I'm enjoying following Chris Higgins' first year teaching computer science at his blog.  On Friday he posted a pair of interesting posts. One is a review of the textbook he is using. The other is a description of how he is using some web based tools to make things more efficient.

I really appreciated the book review for a couple of reasons. The obvious first reason is that I am one of the co-authors. I really did appreciate his list of the positives in the book. It's nice to hear that someone is using there textbook and has some nice things to say about it. But the more important reason for liking the post is that it highlights some of the things that make writing a good textbook difficult. Writing review questions for the end of chapter and section is, for me at least, one of the more difficult parts of textbook writing. Actually I found writing test questions somewhat challenging as well. Evaluation is difficult and there is no getting around it. My co-authors helped with some of the review questions but I'm sure they could be better. It's something to keep working at.  The other concern with many textbooks and with teaching from code examples is the tendency of students to just copy code and not spend enough time writing their own.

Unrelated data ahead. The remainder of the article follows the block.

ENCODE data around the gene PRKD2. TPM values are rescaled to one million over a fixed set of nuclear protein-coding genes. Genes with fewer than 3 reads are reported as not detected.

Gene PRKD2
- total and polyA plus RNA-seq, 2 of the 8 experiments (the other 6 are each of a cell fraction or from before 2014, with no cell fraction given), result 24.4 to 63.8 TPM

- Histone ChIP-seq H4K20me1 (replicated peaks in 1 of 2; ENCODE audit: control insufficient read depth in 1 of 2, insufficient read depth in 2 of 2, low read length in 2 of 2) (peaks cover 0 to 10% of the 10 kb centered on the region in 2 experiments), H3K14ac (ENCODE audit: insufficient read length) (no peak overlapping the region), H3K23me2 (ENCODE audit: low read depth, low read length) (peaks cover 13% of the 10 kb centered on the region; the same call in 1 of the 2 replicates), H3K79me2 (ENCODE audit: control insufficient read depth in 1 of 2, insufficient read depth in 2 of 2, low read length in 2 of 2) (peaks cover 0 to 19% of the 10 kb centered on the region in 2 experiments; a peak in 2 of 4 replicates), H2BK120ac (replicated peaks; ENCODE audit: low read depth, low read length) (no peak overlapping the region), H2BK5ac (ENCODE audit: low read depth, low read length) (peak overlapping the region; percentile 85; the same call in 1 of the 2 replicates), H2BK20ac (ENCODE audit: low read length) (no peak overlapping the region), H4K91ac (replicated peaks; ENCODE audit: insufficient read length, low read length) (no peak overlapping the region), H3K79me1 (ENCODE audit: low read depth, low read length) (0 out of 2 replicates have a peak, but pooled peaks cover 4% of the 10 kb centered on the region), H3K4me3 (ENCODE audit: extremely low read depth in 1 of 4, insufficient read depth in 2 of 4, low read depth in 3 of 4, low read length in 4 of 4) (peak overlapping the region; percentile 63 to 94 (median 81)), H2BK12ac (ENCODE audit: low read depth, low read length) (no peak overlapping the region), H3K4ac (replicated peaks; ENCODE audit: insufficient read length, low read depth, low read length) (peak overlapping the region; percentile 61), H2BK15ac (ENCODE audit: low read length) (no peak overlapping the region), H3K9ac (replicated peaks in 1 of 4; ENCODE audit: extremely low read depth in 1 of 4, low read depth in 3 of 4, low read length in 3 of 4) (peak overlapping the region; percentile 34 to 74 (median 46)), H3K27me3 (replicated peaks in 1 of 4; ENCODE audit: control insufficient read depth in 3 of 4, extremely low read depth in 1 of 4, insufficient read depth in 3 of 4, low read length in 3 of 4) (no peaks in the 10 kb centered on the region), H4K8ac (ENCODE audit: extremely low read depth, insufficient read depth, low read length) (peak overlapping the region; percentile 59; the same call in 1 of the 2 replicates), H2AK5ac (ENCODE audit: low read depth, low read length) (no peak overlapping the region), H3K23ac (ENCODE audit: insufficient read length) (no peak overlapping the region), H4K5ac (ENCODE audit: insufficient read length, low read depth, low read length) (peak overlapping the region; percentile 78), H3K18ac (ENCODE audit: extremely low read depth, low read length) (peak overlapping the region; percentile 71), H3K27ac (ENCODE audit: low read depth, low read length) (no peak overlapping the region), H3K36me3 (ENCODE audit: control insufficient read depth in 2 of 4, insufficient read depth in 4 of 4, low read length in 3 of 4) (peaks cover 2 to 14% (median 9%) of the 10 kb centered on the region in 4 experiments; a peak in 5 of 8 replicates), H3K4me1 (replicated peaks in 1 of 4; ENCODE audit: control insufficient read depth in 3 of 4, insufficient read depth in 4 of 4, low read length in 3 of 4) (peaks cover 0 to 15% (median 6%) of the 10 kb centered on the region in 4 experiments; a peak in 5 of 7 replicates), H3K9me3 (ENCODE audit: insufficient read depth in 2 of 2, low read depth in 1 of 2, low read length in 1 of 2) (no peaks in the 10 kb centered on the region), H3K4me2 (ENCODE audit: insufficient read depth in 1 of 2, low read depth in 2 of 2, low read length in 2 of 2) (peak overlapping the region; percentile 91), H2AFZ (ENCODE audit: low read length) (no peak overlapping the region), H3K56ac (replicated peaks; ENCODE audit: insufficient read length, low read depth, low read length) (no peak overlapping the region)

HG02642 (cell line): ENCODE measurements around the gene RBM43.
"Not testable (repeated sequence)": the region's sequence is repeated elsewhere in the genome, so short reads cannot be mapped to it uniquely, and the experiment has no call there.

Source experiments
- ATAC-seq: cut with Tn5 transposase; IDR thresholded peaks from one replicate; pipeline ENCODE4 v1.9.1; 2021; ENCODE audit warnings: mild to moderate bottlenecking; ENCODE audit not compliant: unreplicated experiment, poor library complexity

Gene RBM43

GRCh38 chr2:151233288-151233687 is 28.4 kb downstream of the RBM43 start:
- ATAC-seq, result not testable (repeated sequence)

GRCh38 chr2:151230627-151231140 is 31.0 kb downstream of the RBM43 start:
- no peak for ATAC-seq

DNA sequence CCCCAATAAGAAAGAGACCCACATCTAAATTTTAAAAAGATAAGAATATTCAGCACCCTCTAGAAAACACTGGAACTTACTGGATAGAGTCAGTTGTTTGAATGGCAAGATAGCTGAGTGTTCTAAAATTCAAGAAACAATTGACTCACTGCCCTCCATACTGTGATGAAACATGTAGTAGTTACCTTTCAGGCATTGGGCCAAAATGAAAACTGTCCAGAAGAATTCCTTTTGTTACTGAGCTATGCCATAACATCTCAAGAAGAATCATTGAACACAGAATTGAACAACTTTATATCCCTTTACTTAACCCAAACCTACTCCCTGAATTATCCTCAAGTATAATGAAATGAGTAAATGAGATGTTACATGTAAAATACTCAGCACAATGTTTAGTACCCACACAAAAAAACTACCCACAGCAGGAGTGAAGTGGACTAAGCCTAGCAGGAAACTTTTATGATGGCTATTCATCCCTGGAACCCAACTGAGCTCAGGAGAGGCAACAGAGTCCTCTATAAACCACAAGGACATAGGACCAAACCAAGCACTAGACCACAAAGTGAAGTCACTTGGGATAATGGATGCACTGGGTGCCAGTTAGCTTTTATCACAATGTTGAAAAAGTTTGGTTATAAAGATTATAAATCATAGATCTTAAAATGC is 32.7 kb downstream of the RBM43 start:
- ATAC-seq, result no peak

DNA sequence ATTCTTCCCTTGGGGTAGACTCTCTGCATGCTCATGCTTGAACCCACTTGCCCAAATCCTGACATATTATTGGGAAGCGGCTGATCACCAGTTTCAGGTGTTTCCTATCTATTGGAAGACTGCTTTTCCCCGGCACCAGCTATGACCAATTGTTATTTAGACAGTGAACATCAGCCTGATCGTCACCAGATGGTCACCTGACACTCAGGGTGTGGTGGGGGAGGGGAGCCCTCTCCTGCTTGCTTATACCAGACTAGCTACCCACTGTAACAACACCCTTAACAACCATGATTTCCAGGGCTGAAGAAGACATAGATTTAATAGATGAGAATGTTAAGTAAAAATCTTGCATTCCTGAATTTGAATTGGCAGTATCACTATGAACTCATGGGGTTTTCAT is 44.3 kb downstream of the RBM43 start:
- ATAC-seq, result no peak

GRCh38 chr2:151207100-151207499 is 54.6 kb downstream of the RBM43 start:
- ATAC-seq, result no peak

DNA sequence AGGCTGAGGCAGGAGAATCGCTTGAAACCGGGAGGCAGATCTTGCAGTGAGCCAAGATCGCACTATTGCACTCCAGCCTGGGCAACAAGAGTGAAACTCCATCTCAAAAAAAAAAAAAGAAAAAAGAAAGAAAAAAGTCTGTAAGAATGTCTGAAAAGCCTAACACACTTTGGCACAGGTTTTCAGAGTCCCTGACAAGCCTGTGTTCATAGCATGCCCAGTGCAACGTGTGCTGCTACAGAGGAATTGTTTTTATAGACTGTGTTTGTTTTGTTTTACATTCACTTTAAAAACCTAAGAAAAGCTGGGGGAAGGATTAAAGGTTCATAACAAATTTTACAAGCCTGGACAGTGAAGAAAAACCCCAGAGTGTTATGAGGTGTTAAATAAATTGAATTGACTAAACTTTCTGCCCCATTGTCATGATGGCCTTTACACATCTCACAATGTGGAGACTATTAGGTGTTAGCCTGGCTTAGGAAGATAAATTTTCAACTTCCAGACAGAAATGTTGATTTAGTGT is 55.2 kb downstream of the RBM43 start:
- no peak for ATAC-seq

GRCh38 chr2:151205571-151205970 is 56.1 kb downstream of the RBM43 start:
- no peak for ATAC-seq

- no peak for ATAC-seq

Professional programmers copy code frequently and it is a respected practice. But things are different for students. Students need practice creating their own code from scratch. Mr. Higgins has wisely supplemented the textbook with additional projects. I firmly believe that textbooks are valuable but should serve as starting points and not be considered as the end all and be all of teaching.

 Mr. Higgins is also using an online content management system with his classes. This makes it easier for students to turn in their work. Collecting computer science projects is not like other projects. That's because one generally wants to execute the code and review source code. It's a struggle at times to keep track of everything. Mr. Higgins' solution seems to be working for him. How are others of you solving these problems? Or are you?